I’m not sure. In some respects, we have hope this year we didn’t have a few months ago. A vaccine to end, or at least mitigate, our new reality hovers on the horizon. It trembles there, offering some measure of hope to what otherwise feels like a very old year by now if we’ll take hold of it.
On the other hand, January looks little different for many of us than did November or December, or all the interminable months before them. We’re still here. Still isolating. Still waiting. Of course, the difference is that for those of us in the northern hinterlands, we can’t even go outside for a respite in January.
Left to our own devices, increasingly on our own, we develop coping skills, or we wither, and personally, I’d much prefer to cope. One of the helpful things for me has been to learn a bit more mindfulness. I know—some of you have got this down like a pro. If you’re like me though, stopping to breathe isn’t really what you do.
We run from project to project, one checklist item to the next one. People like me are excited for the new year mostly because we get a new planner—a new place to write down all those ideas and goals.
(Never underestimate the excitement of a new planner in my life. The perfect planner is akin to the holy grail for this 5.)
Mindfulness isn’t usually written in that planner. Neither is rest. Enter 2020. The year that finally (I hope) taught me that those things are not just good ideas—they’re survival. They’re also part of God’s perfect plan for us from the beginning. We’re supposed to rest. We’re meant to breathe. God designed human beings to sabbath—to STOP (literally, that’s what it means) and take time to notice our world.
We’re also supposed to pay attention—the main idea when people discuss the word “mindfulness.” “Pay attention” is an extremely important word in Scripture. Usually, it’s translated as “hear” or “listen,” but this is what it means. Pay attention! God wants to say something, and God wants us to respond. Simple in one ear and out the other isn’t what God ever means by “hear.” This is what Jesus meant when he repeated that phrase—“For those who have ears to hear, let them hear.” Pay attention, don’t just get audible signals.
So I have been.
One of the things I’ve begun to do is sit in my chair in the morning and notice my senses. I take a few deep breaths and sink into the chair, closing my eyes, just paying attention to my small world.
I notice the heat kick on. I give thanks for heat.
I hear the tea kettle in the kitchen. I offer gratitude for a husband making me tea. That thought leads me to say a prayer for his patients that day, for their well-being and their families.
I hear a cardinal chirp outside the window, and I am thankful God created birds, going so far as to create beautiful birds of vivid color and different design. Why? There was no need. But a creative God chose to give his people the gift of diversity on the wing.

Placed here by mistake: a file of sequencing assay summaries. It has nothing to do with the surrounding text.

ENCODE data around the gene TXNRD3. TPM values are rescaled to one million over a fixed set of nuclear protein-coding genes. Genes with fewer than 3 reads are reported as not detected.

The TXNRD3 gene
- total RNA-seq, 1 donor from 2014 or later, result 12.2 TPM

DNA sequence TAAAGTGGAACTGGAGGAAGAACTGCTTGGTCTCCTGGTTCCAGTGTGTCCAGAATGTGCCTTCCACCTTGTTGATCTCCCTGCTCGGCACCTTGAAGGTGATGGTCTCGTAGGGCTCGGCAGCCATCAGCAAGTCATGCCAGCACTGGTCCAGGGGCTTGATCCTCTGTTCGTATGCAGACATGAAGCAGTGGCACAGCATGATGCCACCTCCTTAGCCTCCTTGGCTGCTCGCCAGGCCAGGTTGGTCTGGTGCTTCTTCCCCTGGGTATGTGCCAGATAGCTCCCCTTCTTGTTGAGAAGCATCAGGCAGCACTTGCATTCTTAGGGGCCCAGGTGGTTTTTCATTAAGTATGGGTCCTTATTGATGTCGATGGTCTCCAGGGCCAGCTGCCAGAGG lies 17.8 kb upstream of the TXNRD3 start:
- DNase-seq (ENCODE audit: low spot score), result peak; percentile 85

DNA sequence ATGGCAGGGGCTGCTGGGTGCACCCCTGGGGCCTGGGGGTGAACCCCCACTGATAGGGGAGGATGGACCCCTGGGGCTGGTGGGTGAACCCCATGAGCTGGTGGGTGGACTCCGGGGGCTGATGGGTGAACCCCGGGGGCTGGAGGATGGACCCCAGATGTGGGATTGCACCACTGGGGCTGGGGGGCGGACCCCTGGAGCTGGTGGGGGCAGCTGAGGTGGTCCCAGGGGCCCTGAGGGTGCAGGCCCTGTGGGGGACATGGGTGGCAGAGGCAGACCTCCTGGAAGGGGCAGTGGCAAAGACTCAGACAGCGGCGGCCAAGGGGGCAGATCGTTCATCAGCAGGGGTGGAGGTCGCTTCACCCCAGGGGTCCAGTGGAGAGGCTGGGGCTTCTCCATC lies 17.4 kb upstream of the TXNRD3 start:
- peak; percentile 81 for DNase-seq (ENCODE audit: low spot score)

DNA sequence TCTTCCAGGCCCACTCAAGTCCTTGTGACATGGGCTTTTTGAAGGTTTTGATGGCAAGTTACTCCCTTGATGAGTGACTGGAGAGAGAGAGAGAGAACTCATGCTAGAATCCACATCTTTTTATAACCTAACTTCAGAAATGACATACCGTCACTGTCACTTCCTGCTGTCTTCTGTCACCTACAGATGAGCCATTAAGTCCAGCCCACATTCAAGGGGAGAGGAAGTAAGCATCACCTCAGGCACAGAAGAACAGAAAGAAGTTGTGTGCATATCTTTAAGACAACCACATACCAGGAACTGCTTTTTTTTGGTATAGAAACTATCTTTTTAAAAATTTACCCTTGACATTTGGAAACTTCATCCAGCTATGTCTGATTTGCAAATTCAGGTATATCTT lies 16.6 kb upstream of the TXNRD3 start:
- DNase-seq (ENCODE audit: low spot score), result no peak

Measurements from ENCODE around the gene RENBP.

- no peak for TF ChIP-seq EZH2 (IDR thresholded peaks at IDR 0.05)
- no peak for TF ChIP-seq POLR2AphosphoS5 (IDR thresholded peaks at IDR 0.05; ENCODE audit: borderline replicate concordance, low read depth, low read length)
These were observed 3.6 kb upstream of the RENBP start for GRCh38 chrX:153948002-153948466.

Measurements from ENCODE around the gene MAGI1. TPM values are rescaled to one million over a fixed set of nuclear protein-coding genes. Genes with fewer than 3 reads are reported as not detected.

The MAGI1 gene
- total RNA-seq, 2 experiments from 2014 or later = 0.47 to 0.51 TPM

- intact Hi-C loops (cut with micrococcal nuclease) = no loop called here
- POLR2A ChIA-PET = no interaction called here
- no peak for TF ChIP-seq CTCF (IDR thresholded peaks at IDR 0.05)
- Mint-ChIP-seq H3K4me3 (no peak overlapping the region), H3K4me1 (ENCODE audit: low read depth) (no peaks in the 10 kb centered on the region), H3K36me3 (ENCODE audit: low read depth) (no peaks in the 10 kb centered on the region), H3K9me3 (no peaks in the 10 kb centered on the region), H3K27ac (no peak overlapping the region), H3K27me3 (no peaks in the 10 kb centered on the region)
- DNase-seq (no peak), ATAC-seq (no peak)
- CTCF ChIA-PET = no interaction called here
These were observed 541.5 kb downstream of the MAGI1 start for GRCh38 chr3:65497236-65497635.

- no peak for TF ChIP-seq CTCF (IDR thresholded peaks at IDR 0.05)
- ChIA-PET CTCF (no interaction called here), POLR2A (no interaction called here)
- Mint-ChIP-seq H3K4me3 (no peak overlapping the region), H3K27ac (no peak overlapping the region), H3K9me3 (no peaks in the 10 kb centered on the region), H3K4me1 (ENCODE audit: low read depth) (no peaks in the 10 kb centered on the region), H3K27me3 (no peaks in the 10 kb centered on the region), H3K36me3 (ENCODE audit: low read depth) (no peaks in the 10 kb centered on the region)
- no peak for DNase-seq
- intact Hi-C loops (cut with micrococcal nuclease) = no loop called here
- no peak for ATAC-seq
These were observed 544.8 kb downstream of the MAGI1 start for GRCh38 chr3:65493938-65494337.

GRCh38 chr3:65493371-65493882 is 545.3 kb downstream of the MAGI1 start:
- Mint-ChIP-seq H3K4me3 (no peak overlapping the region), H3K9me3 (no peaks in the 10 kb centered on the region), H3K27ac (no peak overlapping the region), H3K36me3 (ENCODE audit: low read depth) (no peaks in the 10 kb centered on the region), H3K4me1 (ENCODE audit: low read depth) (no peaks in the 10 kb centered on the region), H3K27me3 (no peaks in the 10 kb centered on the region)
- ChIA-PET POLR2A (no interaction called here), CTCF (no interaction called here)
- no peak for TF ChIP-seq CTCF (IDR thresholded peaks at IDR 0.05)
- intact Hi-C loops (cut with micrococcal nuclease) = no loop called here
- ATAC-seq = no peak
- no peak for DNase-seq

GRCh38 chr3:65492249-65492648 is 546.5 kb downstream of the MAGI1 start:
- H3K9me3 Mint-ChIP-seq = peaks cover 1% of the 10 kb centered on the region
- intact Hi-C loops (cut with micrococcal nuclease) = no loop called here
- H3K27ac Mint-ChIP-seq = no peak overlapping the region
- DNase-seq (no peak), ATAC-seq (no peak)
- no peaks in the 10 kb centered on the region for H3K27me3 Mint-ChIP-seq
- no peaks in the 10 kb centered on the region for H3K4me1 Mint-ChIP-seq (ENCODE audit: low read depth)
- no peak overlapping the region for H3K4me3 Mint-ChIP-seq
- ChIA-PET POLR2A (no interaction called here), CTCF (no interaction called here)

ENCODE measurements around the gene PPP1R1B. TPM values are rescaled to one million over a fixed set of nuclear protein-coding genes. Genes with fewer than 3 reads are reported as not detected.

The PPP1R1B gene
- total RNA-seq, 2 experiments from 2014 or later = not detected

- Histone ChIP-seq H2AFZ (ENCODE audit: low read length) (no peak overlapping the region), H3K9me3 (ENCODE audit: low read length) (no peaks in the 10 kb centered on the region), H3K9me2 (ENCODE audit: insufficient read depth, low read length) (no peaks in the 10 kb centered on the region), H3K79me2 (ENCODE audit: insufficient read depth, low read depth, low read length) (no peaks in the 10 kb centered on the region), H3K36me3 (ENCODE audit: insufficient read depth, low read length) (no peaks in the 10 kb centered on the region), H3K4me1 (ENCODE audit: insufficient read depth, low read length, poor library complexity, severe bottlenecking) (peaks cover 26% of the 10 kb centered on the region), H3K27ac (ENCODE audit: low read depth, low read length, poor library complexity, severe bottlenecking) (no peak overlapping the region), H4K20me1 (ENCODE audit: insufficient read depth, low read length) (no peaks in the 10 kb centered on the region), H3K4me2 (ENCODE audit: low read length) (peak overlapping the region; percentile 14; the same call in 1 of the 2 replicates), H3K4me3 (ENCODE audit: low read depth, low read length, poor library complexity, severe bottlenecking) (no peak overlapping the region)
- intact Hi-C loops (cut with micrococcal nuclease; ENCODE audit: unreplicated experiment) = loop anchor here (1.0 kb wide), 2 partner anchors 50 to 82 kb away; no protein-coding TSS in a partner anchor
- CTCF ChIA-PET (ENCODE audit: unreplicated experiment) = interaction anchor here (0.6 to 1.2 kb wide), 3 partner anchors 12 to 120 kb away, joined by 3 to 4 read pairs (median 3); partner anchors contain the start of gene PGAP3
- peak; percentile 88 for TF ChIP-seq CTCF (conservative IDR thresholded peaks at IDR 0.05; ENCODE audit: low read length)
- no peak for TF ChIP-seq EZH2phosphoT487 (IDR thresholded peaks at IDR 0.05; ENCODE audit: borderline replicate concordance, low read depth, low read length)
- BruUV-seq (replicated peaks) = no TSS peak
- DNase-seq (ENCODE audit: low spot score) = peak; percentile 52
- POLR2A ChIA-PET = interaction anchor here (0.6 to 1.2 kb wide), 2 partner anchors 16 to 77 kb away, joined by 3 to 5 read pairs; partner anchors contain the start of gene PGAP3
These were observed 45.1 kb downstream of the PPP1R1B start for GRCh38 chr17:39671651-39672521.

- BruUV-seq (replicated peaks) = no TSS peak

Another day I might choose to focus on what I can smell. The licorice scent of Earl Grey steaming out of my tea mug. Oh, thank you for caffeine. And thank you for making it taste good in so many varieties.
The smell of cat fur, as the little 7-pounder nestles into my lap, a place she finds comfort, and I find comfort and gratitude knowing a creature trusts me at that level.
I can detect some lemongrass, so I give thanks for newly mopped floors. I think to pray for those living in refugee camps where keeping one’s home clean is a small comfort they had to leave behind, and concepts like “home” and “floor” now exist not as assumptions but hopes for the future.
These few moments of paying attention center me. They give me a morning “fix” of focus to begin a new day. After spending time quieting my mind and hearing my surroundings rather than my racing thoughts and ideas, I can hear the voice of God better. I’ve set aside my agenda long enough that God can get a word in edgewise.
I find this a good plan most days. My words are too many and too disjointed unless I’ve heard a word from God first.
Science agrees. Mindfulness and centering give us mental focus for our day. Educators are finding that beginning their classroom days like this help to calm kids down and increase their attention spans.
I’m offering this up not as a cure-all for 2021 but as one small thing I’ve found these last few months that help me center myself on where I need to be. Maybe you’re seeking some ways to focus yourself as well this new year. Small things. Baby steps. That’s all we may be able to handle right now, and thank you, Lord, that’s often all we need.
Jill Richardson is the pastor of Real Hope Community Church near Chicago. She is the author of six books and a national speaker, as well as a contributor to books from Dayspring, Lillenas, and Christianity Today. Jill’s doctorate in "Church Leadership in a Changing Context" is helping her with her passion—passing on a healthy, creative church and doing it with the next generation. She is a graduate of Gordon-Conwell Theological Seminary, Bethel Seminary (St. Paul), and Washington University. Her focus is on church leadership, creative preaching, immigration and refugees, women’s issues, and intergenerational leadership. She has an unnatural love for Middle-earth, chocolate marzipan, old musicals, fish tacos, oceans, cats, and Earl Grey. She believes in Jesus, grace, restoration, kindness, justice, and the Cubs. You can find her work at jillmrichardson.com.